Catching up to the Present
In 2013 our clinic was once again under construction as we built two major additions on the building to bring it to almost 10,000 square feet. And that pretty much brings us to today. Our clinic has a staff of 10 people, and each year we serve over 125 patients and families from throughout the state of Michigan, around the country, and abroad — people of all ages and challenges that range from autism and ADHD to anxiety and brain injury come to us for comprehensive, innovative, and individually tailored treatment. I could not be prouder of what we have created.
I continue to have the privilege of working with patients and families who, though they struggle with many challenges, share my vision of progress — tomorrow being better than today. My colleagues are second-to-none. I wouldn’t choose to spend my professional life with any other group of people. We push each other to learn, and daily hone our clinical skills.
These days I spend a lot of my time working directly with patients and families in our clinic, and continue to study, research, and develop innovative treatment protocols. I spend some time traveling around the country speaking at seminars and teaching parents and professionals how to understand and support children and young adults with developmental or mental health concerns.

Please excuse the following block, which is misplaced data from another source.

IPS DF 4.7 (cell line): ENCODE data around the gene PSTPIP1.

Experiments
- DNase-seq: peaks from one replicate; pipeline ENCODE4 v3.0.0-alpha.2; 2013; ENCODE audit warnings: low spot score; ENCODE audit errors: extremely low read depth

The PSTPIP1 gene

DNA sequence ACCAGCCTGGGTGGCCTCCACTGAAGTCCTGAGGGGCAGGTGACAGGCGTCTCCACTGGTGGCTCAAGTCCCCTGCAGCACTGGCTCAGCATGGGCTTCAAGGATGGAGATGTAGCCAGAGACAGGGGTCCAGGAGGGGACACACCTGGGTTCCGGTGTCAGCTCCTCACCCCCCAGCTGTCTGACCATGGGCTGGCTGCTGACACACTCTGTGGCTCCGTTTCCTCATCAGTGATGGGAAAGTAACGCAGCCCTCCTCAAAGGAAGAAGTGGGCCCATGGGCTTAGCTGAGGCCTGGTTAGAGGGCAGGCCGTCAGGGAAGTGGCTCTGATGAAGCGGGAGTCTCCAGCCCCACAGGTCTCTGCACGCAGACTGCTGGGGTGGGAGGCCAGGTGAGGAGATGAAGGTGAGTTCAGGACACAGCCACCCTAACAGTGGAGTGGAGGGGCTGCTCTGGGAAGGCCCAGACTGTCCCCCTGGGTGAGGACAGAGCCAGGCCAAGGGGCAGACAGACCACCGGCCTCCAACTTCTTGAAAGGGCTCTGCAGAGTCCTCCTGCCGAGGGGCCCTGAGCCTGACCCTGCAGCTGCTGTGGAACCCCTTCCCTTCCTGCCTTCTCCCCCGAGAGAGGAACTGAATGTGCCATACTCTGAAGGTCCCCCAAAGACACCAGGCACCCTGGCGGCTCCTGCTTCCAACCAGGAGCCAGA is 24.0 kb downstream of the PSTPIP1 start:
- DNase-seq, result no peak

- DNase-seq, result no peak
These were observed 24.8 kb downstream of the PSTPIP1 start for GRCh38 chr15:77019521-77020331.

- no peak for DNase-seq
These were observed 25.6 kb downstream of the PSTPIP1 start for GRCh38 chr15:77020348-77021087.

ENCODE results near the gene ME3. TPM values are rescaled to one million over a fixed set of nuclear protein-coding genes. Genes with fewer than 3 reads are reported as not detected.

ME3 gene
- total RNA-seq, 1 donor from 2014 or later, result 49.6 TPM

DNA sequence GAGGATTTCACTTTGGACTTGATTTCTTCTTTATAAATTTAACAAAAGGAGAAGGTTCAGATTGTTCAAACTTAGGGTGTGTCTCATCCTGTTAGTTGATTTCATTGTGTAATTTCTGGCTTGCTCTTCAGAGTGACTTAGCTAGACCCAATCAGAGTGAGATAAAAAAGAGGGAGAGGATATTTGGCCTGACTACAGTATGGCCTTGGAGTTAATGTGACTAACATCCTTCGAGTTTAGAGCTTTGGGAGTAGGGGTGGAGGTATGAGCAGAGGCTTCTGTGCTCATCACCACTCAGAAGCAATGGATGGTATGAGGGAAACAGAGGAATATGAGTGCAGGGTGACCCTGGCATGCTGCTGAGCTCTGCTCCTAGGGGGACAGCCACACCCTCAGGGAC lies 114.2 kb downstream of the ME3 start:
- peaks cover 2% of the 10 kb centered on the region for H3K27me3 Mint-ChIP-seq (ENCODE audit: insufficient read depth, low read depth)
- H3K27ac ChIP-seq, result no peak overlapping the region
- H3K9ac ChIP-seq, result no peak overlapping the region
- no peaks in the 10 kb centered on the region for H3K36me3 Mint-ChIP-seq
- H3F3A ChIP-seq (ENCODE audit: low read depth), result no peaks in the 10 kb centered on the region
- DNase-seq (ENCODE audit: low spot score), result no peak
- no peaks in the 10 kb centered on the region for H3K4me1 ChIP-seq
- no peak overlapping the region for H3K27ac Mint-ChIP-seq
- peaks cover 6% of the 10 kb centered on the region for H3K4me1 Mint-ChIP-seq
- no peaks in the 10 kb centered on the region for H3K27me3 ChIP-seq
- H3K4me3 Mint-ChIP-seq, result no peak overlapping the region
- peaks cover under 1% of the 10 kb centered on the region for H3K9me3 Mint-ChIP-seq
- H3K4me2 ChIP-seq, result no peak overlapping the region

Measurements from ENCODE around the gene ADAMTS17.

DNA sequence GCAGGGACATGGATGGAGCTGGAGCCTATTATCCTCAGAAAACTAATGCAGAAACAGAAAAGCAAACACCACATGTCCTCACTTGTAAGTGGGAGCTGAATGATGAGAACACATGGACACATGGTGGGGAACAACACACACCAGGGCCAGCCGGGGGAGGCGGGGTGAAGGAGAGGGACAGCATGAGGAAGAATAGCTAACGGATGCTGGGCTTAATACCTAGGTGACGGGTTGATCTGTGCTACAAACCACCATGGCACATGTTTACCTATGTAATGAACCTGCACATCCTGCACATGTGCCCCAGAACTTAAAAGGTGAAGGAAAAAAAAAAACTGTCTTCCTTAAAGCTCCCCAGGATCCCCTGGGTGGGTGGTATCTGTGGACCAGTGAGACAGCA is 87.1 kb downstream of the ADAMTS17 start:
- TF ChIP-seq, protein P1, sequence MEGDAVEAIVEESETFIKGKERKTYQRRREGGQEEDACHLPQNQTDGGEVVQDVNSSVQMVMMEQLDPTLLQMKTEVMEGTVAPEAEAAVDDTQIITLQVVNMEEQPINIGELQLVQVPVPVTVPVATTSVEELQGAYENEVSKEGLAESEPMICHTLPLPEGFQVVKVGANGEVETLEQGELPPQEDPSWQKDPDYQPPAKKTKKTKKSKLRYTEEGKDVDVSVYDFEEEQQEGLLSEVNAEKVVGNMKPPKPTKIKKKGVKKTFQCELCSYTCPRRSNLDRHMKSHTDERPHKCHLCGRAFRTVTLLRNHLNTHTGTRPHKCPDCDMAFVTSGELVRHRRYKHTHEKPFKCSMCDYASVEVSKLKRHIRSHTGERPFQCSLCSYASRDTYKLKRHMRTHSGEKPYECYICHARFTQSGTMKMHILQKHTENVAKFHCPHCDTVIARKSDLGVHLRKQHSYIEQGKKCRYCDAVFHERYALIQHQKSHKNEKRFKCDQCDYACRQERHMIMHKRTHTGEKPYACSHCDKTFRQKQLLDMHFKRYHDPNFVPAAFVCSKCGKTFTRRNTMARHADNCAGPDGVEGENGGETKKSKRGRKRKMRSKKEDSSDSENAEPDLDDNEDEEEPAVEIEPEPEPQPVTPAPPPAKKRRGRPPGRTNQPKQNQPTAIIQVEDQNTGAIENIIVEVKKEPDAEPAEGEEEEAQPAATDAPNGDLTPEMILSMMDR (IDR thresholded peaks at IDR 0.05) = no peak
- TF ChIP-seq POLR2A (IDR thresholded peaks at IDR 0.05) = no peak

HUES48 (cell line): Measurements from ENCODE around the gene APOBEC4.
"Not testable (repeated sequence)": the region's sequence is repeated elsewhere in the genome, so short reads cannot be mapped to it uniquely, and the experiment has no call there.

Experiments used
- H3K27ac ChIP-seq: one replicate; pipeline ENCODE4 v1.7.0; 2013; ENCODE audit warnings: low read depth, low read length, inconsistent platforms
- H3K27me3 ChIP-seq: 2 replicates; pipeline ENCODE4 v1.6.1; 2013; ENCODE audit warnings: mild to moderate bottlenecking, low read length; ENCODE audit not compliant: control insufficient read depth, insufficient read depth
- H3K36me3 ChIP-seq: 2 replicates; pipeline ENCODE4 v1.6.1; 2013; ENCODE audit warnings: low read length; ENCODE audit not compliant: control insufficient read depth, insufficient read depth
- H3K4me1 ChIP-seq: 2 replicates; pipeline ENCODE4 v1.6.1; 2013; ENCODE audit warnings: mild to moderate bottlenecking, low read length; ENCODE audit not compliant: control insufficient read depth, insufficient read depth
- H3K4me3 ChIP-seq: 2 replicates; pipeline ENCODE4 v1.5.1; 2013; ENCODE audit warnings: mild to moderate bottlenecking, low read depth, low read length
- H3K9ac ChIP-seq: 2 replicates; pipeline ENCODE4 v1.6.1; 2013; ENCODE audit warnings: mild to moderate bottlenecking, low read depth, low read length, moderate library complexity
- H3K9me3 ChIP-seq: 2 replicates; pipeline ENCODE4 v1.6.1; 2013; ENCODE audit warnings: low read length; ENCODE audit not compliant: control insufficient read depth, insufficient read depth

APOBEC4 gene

When I get the chance, I participate in research projects, do some writing, and collaborate with other professionals throughout the United States and around the world. And in my personal life I get to enjoy time with my fabulous husband and children. I figure we’ve done something right that even in the teen years, we still enjoy spending time together!
My life has been a series of twists and turns that led to a career and personal life I would never have imagined 20 years ago. It’s been a story that has unfolded one step at a time, with lots of surprises along the way. My journey has been one of trusting that each leap of faith would bring me to where I needed to be.
As I reflect on what has brought me to this point, it has been a process of seeing needs and striving to meet them. It has become clear to me over the past year that I need to educate parents and professionals that meaningful improvement and lasting change in children and young adults with learning, mood, and behavior challenges is possible, but requires more than prescription medications.